The UK's big flooding problem is only going to get worse
Climate change is making extreme rainfall more common, while more homes are still being built on floodplains. The result? Even worse flooding in the future.
By Sabrina Weiss
While the risk of heavy flooding is becoming more frequent – the Met office logged 17 record-breaking rainfall months since 1910, with nine of them since 2000 – the UK remains reliant on flood defense systems to limit its impact. A June 2019 analysis by Flood Re, a scheme set up by insurers and the government to cut the cost of property cover for people in flood-prone areas, showed that inland flooding would cost the entire country almost three times more on an annual basis without defences – £1.8bn rather than £700m.
The problem is the number of homes built in at-risk areas keeps going up. “We are still building on floodplains, and the pressures on housing means that considerations about increasing flood risk are not always priority,” says [Hannah] Cloke [, a hydrologist and physical geographer at the University of Reading]. About 12 per cent of the land in England is adjacent to a river or stream and these low-lying areas are more vulnerable to floods. In 2017, the government set a target to build 300,000 new homes a year by the mid-2020s, but approximately one in ten of all new homes are constructed in flood zones as there is limited space available outside of these zones. The Environment Agency warned as England’s population continues to grow, the total number of properties built on the floodplain will almost double by 2065.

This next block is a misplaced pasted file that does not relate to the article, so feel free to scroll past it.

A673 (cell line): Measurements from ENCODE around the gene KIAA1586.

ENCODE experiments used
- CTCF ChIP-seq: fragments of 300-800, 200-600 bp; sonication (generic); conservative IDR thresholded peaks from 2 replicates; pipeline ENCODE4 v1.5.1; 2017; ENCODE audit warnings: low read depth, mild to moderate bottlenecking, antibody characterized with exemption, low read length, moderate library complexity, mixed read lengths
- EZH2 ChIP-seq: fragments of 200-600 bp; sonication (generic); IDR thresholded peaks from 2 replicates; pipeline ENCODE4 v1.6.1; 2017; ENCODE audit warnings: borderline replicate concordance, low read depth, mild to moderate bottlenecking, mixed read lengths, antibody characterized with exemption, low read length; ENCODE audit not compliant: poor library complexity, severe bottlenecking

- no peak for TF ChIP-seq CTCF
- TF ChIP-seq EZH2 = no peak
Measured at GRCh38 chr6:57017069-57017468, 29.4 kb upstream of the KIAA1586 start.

Some regions are looking beyond national government for protection against extreme weather. The Yorkshire city of Hull, where 98 per cent of homes are built in at-risk flooding zones, has become the first place in the UK to introduce legally-binding guidelines for planners on sustainable drainage requirements. The flood-risk planning policy, which has been jointly developed between Hull City Council and Yorkshire Water, was set up in response to devastating floods in 2007, which affected over 10,000 properties.
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